Jamestown Mayor Eddie Sundquist and the Jamestown Public Schools District are proposing a shared services plan to keep sidewalks clear of snow during the winter.
Sundquist, with School Superintendent Dr. Kevin Whitaker, presented the proposed plan to City Council at its work session Monday night.
Dr. Whitaker said the two times he needed to close schools in Jamestown were due to sidewalk conditions, “And sidewalks don’t load up with snow unless streets load up with snow and DPW is out clearing streets. So, the concern was as streets begin to be cleared and the slush and whatnot is built up on the side the road, you have kids in sneakers or inappropriate footwear, inappropriate pants, trying to walk through the snow and so we have a safety issues for them. We have a health issue for them.”
Whitaker said he then contacted the City to see what could be done.
Sundquist said he and a team representing Public Works met with the district to discuss the current sidewalk plan and what changes could be made, “And the Superintendent and I along with our staff were trying to figure out a way that we could get the majority of the city plowed to allow kids safe passage to school, so that we don’t have to see them walking in the streets because sidewalks are unshoveled or unplowed, and we’re able to get them to and from school safely.”
The proposed agreement with the Jamestown Public Schools District includes the district using Capital reserve funds to purchase two sidewalk plows at an estimated cost of $306,518 that the city would maintain.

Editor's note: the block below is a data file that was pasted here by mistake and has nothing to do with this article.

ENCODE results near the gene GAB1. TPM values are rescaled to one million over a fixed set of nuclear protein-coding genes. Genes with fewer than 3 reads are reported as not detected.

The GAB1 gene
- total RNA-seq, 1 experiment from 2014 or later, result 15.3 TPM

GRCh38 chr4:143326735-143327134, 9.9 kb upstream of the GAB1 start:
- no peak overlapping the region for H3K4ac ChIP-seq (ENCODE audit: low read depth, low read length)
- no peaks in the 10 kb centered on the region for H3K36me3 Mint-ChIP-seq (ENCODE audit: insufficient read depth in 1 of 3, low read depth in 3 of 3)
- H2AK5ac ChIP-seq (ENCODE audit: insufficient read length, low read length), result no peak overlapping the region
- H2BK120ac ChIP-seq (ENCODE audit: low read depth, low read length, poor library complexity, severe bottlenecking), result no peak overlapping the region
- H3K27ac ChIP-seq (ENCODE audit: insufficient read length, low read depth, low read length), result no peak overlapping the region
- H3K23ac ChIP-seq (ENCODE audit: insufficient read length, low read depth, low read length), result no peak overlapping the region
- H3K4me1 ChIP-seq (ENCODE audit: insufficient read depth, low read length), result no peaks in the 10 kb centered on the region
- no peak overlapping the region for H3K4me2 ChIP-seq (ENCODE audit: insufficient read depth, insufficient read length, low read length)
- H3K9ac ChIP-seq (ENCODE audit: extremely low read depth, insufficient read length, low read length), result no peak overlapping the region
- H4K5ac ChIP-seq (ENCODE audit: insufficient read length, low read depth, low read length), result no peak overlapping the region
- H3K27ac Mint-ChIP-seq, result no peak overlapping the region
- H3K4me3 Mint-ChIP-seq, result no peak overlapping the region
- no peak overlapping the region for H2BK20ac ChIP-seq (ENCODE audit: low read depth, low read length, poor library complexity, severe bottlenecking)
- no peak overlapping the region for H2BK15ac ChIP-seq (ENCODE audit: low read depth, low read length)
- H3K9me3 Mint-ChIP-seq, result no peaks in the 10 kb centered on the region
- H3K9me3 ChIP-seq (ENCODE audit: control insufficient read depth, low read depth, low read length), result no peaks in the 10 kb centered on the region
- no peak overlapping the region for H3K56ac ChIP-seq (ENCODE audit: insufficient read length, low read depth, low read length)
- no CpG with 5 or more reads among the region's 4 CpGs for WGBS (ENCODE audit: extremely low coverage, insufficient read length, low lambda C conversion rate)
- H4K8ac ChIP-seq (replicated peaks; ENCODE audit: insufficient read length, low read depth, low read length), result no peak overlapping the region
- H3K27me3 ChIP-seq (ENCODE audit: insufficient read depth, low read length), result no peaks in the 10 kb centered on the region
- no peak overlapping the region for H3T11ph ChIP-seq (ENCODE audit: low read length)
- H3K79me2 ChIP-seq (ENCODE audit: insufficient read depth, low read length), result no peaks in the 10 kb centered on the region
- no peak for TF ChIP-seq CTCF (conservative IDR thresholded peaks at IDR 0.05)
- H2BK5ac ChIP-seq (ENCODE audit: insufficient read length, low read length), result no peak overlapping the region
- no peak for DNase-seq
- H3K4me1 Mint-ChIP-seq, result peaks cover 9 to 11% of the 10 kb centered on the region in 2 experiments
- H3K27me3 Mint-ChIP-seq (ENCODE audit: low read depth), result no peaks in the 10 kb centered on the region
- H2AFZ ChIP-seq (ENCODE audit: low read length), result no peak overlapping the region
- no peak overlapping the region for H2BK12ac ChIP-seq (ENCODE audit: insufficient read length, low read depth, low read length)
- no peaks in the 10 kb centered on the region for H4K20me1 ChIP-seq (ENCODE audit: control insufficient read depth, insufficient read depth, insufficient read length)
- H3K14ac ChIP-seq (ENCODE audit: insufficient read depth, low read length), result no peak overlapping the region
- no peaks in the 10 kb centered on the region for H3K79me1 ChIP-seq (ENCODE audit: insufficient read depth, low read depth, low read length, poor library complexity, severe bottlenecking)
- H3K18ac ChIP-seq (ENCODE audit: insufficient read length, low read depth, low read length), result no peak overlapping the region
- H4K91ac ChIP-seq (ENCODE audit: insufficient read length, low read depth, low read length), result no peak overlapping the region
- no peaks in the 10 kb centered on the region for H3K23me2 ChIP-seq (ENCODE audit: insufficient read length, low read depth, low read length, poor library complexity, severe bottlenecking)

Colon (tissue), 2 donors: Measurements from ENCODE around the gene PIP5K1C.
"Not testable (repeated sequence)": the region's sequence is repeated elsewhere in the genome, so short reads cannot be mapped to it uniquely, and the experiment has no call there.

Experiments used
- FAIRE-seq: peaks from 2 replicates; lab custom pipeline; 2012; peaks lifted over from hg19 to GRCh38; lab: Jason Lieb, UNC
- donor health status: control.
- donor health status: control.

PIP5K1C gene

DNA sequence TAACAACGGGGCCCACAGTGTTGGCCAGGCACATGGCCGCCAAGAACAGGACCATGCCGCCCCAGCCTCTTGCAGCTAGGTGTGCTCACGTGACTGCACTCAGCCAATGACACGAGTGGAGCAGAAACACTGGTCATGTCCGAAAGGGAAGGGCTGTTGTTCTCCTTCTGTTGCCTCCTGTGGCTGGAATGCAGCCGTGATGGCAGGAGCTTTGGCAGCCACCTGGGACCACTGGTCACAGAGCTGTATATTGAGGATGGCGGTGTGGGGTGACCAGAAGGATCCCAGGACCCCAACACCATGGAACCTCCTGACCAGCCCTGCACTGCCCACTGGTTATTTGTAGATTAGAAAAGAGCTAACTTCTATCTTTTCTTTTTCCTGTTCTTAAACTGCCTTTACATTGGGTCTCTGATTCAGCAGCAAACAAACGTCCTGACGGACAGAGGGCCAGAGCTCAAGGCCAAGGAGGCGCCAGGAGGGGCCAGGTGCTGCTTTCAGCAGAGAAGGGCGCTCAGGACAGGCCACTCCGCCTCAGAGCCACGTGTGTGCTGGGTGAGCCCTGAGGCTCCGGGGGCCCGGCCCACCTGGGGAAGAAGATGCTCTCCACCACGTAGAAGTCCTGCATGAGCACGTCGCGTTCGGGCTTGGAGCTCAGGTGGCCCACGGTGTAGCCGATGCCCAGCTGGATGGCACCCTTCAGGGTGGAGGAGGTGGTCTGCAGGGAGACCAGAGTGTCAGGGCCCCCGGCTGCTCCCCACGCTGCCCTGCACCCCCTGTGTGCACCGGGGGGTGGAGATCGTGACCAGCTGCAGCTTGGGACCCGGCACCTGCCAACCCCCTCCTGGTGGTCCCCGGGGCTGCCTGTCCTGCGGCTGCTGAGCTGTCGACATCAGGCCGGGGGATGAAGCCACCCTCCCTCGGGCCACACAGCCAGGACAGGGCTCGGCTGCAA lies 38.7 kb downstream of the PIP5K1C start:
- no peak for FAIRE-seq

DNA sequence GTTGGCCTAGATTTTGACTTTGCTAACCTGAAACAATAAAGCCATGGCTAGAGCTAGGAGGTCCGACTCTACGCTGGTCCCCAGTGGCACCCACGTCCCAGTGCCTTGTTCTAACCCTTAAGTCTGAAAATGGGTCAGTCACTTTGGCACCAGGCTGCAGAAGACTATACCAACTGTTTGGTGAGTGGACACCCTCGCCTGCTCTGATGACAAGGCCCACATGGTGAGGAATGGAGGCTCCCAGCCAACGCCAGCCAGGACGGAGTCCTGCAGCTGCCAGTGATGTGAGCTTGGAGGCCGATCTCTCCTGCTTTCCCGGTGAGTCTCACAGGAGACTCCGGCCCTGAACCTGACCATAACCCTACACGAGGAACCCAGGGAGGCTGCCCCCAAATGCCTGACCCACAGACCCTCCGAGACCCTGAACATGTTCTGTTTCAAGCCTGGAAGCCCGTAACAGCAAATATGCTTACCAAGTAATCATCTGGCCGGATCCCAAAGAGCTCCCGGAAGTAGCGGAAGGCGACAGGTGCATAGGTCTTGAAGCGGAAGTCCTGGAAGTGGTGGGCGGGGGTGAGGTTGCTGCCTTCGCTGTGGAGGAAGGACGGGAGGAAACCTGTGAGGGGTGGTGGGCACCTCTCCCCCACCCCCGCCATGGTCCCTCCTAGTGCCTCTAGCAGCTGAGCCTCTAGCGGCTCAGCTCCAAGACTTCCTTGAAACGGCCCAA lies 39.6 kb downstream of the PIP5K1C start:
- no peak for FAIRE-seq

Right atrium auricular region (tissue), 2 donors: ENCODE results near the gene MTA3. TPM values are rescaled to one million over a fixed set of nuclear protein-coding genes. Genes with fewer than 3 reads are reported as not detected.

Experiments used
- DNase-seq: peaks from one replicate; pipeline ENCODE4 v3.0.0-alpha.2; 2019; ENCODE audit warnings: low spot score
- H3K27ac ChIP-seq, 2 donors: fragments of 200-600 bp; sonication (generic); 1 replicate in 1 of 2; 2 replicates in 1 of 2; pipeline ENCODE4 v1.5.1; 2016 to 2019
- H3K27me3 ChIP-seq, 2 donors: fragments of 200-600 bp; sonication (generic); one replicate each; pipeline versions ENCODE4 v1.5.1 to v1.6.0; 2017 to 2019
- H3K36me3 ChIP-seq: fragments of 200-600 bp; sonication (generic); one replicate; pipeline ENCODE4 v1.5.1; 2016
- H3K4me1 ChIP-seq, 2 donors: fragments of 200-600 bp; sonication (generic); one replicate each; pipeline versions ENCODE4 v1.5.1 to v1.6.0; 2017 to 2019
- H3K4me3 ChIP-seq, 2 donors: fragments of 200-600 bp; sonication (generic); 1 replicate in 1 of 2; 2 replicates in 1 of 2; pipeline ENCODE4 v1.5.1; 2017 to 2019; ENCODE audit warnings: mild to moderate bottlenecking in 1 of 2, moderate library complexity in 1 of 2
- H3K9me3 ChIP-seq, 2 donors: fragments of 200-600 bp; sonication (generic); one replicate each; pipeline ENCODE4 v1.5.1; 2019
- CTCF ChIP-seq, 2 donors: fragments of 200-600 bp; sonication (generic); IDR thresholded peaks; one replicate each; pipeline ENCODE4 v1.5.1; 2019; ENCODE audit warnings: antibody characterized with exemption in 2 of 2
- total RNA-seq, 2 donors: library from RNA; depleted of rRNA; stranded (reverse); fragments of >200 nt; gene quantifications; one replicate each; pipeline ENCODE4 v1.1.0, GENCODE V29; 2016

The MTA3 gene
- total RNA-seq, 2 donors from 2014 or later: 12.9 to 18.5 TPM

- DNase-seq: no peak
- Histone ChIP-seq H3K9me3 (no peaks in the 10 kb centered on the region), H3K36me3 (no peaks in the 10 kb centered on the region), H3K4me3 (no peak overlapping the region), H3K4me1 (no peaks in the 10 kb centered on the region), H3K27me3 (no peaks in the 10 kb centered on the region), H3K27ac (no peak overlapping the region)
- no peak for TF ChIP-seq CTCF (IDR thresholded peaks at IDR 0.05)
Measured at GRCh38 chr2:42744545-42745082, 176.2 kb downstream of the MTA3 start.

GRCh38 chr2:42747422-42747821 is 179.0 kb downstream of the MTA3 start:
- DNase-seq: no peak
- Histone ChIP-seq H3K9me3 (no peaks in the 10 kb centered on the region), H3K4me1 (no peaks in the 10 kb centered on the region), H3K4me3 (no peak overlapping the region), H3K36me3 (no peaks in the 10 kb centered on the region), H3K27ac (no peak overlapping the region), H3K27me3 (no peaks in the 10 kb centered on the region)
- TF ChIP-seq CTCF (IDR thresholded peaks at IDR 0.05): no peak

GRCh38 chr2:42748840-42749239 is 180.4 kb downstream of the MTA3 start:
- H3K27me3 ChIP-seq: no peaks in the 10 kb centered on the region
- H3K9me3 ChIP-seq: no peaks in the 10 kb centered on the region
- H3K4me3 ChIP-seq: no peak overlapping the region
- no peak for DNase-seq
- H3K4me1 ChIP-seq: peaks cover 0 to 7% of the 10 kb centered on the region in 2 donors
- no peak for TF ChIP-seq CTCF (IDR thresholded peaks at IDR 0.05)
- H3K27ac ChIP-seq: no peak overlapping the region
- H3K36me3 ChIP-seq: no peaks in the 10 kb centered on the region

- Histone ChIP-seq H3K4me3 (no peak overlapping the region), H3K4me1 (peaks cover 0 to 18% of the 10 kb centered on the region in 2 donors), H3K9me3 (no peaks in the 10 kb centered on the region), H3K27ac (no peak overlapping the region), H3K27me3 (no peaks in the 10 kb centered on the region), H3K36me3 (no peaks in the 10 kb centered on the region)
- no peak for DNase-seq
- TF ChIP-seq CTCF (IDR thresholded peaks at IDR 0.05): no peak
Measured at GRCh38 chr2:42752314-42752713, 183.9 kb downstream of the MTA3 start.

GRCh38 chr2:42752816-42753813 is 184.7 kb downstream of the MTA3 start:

The city would hire two additional Parks laborers to be used primarily for sidewalk plowing between November 15 and April 15. They would be used for regular Parks duties the rest of the year.
Sundquist said the two laborers would run a separate shift from 4:00 a.m. to 12:00 p.m., “But they would run three different routes. One is a primary route which are main routes that the school district has identified where most of the kids in a school area come in from. Secondary routes would be additional ones that we would normally plow, additional school routes, and the third routes would be even farther. So under this plan, you would actually cover most of the city.”
The Parks laborer positions are estimated to cost $675,331 over a four year period between August 2022 and the end of 2026. They would be funded using American Rescue Plan monies.
Council member at large Jeff Russell asked what percentage of students walk to school versus being bussed or given rides. Dr. Whitaker replied that 20% of students are bussed with the other 80% walking or getting rides, adding that it’s hard to gauge how many receive rides as it’s usually based on weather.
Sundquist said a resolution on the agreement will be coming soon to Council for further review.